Last Updated on September 17, 2022 by Plant Mom Care
The Euphorbia Pulcherrima or poinsettia is an ornamental plant species belonging to the diverse Euphorbiaceae family. Originally from the tropical dry forests in Central America, this plant was first cultivated by the Aztecs who used it in medicine and as a dye, called the plant “Cuetlaxochitl”. An expedition by Europeans in 1803–1804 collected the holotype in Mexico and it was denoted a “new” species by Johann Friedrich Klotzsch in 1834.
It is named for Joel Poinsett, who was the first US diplomat to Mexico. He introduced the plant to South Carolina in the 1820s where it became known by its common name “poinsettia” around 1836.
This plant attains heights of 2–13 feet. It bears dark green leaves that measure around 3–7 inches in length. The usually flaming red-colored bracts are often thought to be flowers due to their colors and groupings but they essentially leave.
While the bracts are thought to be predominantly red, there are many different cultivars with orange, cream, white, pale green, pink or marbled bracts. The color of the bracts is created by photoperiodism – the plant needs at least 14 hours of darkness every day for 6–8 weeks to change color. The real flowers are unassuming small yellow clusters at the middle of the colored bracts.
The plant, with its distinctive and popular green and red foliage, has become associated with Christmas. Around 70 million plants of various cultivars are sold in the US every year around Christmas time for more than 250 million dollars.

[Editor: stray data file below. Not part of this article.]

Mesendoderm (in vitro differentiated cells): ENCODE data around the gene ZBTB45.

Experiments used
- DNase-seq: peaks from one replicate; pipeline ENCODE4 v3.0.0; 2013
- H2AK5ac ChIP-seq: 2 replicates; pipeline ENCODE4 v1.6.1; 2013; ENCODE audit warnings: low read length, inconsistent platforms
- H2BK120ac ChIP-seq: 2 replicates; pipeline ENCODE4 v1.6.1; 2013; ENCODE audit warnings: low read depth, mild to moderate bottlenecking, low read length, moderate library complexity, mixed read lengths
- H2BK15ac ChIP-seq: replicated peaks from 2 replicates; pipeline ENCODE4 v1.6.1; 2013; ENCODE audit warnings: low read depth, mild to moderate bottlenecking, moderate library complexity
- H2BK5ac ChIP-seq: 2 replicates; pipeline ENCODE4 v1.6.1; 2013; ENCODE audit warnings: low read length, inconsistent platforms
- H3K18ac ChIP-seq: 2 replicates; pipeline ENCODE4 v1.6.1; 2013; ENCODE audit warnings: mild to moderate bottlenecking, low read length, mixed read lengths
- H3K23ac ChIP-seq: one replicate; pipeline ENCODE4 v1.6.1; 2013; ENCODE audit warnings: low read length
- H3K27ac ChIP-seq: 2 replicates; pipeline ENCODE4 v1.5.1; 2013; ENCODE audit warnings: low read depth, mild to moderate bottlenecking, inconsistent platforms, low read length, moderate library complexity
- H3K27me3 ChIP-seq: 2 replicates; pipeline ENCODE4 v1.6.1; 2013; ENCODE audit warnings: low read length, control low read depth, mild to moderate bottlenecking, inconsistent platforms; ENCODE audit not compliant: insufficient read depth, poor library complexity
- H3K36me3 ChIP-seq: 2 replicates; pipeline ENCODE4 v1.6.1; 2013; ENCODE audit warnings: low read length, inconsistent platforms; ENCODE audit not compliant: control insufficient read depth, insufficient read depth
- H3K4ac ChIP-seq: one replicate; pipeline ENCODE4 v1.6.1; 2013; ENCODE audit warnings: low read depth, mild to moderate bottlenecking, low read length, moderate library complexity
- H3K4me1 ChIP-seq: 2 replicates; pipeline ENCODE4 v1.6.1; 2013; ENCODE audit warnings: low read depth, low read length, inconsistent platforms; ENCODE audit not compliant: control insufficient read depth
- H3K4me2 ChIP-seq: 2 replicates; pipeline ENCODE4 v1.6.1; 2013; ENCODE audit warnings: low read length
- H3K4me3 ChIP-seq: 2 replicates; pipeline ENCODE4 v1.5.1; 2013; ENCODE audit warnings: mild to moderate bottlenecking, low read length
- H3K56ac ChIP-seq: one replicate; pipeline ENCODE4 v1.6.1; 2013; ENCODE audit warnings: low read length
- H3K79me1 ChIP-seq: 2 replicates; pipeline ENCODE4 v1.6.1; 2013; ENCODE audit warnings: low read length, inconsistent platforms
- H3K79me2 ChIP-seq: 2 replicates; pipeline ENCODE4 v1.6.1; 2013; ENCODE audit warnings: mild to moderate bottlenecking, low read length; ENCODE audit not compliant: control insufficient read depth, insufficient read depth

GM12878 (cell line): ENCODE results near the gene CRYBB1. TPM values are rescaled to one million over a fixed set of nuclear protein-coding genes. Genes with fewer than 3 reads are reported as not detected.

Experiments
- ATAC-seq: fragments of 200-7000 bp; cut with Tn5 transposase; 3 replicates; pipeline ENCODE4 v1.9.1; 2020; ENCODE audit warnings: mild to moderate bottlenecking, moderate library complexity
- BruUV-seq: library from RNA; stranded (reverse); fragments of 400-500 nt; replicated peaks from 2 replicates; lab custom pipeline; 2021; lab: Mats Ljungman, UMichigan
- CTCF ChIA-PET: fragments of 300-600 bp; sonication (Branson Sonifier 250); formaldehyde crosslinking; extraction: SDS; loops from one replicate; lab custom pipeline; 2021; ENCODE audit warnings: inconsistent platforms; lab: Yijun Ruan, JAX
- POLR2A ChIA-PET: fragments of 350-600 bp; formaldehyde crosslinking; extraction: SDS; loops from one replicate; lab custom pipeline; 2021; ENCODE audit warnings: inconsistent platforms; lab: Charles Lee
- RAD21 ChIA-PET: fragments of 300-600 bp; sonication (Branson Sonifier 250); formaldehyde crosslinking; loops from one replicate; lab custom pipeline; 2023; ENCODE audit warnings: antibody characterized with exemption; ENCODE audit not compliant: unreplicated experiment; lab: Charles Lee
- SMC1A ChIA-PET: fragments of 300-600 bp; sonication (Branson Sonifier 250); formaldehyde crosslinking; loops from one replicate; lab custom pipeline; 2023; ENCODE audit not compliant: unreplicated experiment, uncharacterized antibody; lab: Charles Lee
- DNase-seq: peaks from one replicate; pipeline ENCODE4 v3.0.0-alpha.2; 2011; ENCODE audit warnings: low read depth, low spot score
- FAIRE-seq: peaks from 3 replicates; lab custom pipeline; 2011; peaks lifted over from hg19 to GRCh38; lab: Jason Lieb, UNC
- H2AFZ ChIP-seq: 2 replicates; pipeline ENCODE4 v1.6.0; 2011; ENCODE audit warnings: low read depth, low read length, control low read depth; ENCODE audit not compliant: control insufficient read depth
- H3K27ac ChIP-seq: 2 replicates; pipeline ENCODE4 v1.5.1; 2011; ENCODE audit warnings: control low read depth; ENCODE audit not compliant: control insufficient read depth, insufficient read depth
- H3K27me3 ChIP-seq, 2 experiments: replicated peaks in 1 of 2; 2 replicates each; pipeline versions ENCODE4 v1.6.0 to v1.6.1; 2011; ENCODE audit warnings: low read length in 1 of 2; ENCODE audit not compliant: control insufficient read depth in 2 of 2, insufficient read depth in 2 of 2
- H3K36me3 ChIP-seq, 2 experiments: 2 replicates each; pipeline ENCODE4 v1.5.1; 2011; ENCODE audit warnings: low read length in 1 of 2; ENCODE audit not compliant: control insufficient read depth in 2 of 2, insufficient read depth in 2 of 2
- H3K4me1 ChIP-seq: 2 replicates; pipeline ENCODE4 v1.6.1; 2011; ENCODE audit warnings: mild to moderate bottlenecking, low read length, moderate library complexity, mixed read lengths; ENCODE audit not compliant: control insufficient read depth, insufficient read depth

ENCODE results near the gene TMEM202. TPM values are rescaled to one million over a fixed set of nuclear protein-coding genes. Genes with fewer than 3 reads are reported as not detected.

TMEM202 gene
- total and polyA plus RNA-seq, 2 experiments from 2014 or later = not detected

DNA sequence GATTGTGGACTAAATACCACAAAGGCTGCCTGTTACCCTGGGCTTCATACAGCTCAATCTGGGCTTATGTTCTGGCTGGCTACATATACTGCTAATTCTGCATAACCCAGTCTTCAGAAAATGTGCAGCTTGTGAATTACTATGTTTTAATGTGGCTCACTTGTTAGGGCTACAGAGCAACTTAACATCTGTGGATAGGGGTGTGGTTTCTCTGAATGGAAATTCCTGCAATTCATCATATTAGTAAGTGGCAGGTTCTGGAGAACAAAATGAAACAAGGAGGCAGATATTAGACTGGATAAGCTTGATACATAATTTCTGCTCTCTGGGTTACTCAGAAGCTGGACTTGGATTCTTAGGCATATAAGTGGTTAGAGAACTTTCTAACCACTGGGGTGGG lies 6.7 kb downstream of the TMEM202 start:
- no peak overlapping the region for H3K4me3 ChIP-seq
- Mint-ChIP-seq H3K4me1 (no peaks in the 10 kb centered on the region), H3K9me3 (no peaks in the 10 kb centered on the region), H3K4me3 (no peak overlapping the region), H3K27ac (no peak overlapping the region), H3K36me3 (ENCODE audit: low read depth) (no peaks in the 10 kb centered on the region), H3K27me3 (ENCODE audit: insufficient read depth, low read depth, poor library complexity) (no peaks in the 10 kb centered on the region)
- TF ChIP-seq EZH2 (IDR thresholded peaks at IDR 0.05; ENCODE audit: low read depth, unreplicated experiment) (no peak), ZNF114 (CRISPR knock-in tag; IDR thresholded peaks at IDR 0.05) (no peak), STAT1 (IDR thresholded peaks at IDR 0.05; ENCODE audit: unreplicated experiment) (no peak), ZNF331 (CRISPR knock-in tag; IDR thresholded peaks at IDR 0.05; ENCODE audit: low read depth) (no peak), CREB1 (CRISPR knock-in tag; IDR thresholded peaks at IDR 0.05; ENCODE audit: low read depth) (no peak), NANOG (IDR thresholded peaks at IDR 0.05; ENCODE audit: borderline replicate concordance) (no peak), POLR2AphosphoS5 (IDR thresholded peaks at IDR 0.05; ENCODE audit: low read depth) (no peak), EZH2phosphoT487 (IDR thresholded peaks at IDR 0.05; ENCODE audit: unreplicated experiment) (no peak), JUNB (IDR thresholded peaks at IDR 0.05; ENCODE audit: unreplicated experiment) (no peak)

Paul Ecke Jr. and his family developed a technique to make the plant look more attractive, bushier, and compact. He started promoting the association between Christmas and the plant in the US, appearing on TV with the plants and capturing 70 % of the US market and 50% of the market worldwide by 2008.
Poinsettia Light Requirements
This plant loves light, requiring about 6 hours of indirect bright sunlight every day. Bright light also helps the plant produce bright, colorful foliage. If you can’t provide it with natural sunlight, it can also be cultivated successfully under artificial grow lights.
Water the plant if the soil becomes dry – this usually means watering it once a week. The watering schedule also depends on the location, the kind of soil, the pot, and environmental conditions. All these aspects play a role in how often it has to be watered. The best option is to maintain slightly damp but not saturated soil.
This plant enjoys living in humid conditions between 50-75%. However, for the plant to thrive and grow well, humidity must be further increased. Humidity can be boosted by regular misting and placing a humidifier or humidity tray close by.
The perfect temperature range for the plant is between 65-70°F in the day, with a drop to around 60-65°F at night.
High temperatures make the leaves become yellow, wilt, and drop off, together with the attractively colored bracts surrounding the flowers fading away.